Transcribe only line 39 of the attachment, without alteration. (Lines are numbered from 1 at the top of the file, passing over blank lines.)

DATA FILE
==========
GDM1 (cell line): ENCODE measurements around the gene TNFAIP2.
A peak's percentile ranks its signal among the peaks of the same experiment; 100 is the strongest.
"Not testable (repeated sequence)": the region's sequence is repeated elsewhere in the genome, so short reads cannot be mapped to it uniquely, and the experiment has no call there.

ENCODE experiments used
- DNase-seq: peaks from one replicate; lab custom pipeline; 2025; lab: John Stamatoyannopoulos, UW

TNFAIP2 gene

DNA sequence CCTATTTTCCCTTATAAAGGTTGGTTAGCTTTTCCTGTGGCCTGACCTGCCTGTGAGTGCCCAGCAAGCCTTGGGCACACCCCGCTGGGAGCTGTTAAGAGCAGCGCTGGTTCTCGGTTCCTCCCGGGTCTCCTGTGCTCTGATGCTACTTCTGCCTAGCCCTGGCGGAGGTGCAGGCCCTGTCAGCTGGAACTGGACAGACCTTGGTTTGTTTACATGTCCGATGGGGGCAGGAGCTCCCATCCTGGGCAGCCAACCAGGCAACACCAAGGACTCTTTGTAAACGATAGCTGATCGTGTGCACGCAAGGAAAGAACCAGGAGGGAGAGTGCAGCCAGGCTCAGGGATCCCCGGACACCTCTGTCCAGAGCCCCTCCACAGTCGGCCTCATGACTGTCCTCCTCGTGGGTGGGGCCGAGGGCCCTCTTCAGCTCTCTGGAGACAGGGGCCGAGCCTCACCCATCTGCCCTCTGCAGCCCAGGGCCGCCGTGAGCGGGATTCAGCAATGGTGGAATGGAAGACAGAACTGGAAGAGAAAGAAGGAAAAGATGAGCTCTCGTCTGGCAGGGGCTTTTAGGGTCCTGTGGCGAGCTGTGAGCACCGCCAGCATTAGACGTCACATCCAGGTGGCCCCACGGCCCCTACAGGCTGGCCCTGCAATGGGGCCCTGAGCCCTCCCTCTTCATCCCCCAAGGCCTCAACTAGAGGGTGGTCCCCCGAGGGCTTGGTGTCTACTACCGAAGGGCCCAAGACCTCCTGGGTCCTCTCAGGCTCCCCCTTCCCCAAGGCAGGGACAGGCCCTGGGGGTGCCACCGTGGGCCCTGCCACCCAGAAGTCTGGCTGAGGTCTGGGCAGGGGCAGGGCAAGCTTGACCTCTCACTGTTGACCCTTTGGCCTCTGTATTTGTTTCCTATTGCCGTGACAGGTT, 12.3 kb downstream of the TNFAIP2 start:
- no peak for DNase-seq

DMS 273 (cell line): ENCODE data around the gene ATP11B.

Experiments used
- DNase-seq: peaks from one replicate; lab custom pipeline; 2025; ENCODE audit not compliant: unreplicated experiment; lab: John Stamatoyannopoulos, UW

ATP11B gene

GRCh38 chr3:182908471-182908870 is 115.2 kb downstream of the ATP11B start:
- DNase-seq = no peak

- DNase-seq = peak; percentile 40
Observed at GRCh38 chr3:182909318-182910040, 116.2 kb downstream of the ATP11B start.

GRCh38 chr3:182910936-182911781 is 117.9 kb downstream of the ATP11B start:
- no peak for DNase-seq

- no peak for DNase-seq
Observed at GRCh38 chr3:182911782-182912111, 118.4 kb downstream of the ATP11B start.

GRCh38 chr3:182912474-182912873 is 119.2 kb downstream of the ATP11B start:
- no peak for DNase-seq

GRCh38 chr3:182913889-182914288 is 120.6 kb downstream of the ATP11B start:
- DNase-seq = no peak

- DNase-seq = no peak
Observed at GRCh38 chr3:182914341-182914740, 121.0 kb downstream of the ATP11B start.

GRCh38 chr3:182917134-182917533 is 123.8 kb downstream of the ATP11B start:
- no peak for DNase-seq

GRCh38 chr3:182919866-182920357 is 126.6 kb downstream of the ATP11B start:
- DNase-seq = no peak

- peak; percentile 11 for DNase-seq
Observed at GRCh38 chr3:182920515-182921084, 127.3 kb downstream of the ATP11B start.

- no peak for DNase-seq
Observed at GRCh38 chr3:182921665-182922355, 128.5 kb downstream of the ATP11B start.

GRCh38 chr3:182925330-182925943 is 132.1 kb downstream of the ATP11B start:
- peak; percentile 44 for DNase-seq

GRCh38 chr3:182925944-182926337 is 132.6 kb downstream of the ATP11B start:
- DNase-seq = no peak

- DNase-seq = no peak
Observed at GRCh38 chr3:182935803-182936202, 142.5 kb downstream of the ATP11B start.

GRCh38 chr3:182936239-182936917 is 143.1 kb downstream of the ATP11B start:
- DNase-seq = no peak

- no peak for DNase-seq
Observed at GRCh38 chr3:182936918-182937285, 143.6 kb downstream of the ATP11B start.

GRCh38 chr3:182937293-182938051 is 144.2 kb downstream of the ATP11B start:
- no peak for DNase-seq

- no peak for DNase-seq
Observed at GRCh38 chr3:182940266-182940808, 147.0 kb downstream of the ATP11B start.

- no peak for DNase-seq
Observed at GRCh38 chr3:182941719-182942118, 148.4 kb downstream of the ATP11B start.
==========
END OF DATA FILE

- DNase-seq = no peak